Back in February, I banged off sort of a Valentine's blog to Nexsan about some of the work it was doing around MAID (Massive Array of Idle Disks), which is a concept that's being applied to enterprise storage architectures in order to eek out greater power efficiency. After all, storage devices are probably the second biggest eater of energy in a data center, and this isn't an equation that's likely to change soon.
To remind you all, MAID is a way of powering down hard drives within enterprise storage systems when they're not being called upon to do something. This white paper from StorageIO Group kinda details the various benefits that a management strategy based on MAID might provide. The concept is somewhat controversial, because of the havoc that an unplanned shut-down can wreak on a drive head. SCREEEEEEEEEECH. At the same time, though, MAID underscores the very real positive impact that a thoughtful data archiving strategy can have on an enterprise data center. The simple fact is that not all data is equal and not all of it needs to be available instantaneously or updated more than its original creation event. Why not store such data on devices that can sit idle until they're called into service?
Naturally, the bonafide pioneer in MAID technology, Copan Systems, has some evolving thoughts of its own on this technology, which first came into being about six years ago through work done with the University of Colorado. Plus, they've had some news this month, which prompted my recent discussion with CTO Chris Santilli.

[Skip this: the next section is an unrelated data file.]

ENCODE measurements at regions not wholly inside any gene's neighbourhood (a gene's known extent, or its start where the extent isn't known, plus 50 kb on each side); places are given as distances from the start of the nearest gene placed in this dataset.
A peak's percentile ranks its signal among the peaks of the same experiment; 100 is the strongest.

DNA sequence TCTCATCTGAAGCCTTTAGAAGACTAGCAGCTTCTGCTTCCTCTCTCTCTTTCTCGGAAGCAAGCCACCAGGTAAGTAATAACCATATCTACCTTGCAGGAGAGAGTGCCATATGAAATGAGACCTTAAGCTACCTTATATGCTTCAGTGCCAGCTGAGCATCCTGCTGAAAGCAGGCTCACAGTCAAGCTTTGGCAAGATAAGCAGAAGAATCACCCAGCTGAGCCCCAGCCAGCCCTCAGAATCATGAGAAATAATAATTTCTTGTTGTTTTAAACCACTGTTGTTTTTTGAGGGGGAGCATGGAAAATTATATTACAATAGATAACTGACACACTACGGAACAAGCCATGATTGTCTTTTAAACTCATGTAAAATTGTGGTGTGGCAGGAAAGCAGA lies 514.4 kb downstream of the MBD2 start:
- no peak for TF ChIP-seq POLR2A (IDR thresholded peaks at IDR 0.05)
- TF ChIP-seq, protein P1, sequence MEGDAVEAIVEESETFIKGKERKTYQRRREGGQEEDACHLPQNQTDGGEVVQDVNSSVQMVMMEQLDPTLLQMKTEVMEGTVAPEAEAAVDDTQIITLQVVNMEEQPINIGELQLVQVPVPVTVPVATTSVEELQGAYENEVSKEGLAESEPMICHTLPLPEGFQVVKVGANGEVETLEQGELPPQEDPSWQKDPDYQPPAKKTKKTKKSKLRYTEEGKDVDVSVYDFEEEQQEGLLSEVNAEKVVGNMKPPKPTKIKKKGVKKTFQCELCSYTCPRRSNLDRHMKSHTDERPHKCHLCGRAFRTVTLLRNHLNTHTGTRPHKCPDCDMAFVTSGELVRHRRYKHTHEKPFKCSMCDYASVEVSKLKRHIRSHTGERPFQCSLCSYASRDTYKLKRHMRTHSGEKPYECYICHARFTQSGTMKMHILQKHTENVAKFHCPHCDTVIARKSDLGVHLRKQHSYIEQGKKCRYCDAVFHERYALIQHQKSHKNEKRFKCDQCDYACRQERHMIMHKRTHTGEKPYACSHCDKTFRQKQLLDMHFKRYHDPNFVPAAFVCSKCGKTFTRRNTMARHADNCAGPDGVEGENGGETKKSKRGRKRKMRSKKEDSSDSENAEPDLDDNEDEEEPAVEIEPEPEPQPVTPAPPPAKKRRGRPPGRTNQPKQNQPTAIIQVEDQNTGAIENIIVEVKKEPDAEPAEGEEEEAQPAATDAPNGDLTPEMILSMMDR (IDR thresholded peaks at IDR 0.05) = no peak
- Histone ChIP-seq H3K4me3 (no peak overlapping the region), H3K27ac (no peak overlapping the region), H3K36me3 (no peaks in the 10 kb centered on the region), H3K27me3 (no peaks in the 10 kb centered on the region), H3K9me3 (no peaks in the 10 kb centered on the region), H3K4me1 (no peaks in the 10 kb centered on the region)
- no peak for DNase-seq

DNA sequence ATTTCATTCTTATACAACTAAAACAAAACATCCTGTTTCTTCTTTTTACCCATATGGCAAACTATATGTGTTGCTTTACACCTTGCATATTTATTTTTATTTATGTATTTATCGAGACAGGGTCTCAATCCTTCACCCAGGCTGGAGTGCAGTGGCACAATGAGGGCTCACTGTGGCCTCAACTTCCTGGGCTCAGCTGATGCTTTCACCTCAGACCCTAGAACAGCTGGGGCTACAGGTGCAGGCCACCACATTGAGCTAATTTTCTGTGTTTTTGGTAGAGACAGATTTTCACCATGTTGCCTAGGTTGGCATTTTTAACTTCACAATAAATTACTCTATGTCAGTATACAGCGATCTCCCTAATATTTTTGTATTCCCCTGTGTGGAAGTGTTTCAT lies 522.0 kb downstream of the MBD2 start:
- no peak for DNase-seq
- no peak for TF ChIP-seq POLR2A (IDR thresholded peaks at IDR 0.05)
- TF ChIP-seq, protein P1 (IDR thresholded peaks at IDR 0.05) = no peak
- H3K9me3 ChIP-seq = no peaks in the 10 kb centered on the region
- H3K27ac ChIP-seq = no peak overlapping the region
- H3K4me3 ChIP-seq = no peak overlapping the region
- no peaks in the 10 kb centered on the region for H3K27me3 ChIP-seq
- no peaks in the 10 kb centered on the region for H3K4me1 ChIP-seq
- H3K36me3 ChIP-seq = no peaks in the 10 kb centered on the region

First, the news: Copan has updated its Revolution 300 Series Platform with some new drive configurations that bring its maximum capacity up to 896 terabytes (holy cow, Batman!) of raw capacity, or 8 petabytes of de-duplicated data in a system footprint that is less than a single-square-meter footprint. The company's press materials claim a 60 percent to 85 percent power savings over traditional storage systems. Here's the whole skinny on the product series for those of you who are way more technical than I.
Copan intends this product as a solution for "persistent data" that needs to be saved but that doesn't have to be at your virtual fingertips. Anecdotally, Santilli holds up the following two developments as key capabilities of the update that are directly applicable to the energy-efficiency discussion. (There are more, but I direct you to read them in the product materials because I am bound to misinterpret some data point.): - First off, Copan claims the Revolution 300 Series Platform offers more power efficiency per gigabyte, since the system is designed to only power up disk drives that are needed to deliver data. They're not on all the time. The higher density architecture basically means fewer power suppliers, fewer processors and fewer fans. - A 40-drive VTL cache option that can support more than 1,000 concurrent data streams. That means that more data is available quickly. Santilli cites the example of a company with media servers containing video, which takes up an enormous amount of disk space. Most of the time, this content sits idle, but when it's called up, it needs to stream in the most efficient way possible.
For those of you who wish to run some calculations on how Copan technology would affect your architecture, here's the company's power and cooling savings calculator.